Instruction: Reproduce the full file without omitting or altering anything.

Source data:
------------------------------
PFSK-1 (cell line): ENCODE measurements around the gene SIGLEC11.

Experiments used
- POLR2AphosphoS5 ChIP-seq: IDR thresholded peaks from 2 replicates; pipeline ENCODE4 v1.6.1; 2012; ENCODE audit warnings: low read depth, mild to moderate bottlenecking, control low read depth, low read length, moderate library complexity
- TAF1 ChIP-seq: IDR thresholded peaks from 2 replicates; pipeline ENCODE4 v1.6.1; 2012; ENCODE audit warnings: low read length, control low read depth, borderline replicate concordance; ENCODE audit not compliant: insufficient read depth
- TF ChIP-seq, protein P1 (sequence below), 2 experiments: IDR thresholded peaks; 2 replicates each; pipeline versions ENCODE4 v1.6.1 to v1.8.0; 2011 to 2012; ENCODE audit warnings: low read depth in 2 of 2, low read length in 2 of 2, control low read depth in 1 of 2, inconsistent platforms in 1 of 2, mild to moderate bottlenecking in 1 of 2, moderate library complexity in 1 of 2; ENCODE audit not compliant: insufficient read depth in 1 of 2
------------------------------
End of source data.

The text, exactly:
PFSK-1 (cell line): ENCODE measurements around the gene SIGLEC11.

Experiments used
- POLR2AphosphoS5 ChIP-seq: IDR thresholded peaks from 2 replicates; pipeline ENCODE4 v1.6.1; 2012; ENCODE audit warnings: low read depth, mild to moderate bottlenecking, control low read depth, low read length, moderate library complexity
- TAF1 ChIP-seq: IDR thresholded peaks from 2 replicates; pipeline ENCODE4 v1.6.1; 2012; ENCODE audit warnings: low read length, control low read depth, borderline replicate concordance; ENCODE audit not compliant: insufficient read depth
- TF ChIP-seq, protein P1 (sequence below), 2 experiments: IDR thresholded peaks; 2 replicates each; pipeline versions ENCODE4 v1.6.1 to v1.8.0; 2011 to 2012; ENCODE audit warnings: low read depth in 2 of 2, low read length in 2 of 2, control low read depth in 1 of 2, inconsistent platforms in 1 of 2, mild to moderate bottlenecking in 1 of 2, moderate library complexity in 1 of 2; ENCODE audit not compliant: insufficient read depth in 1 of 2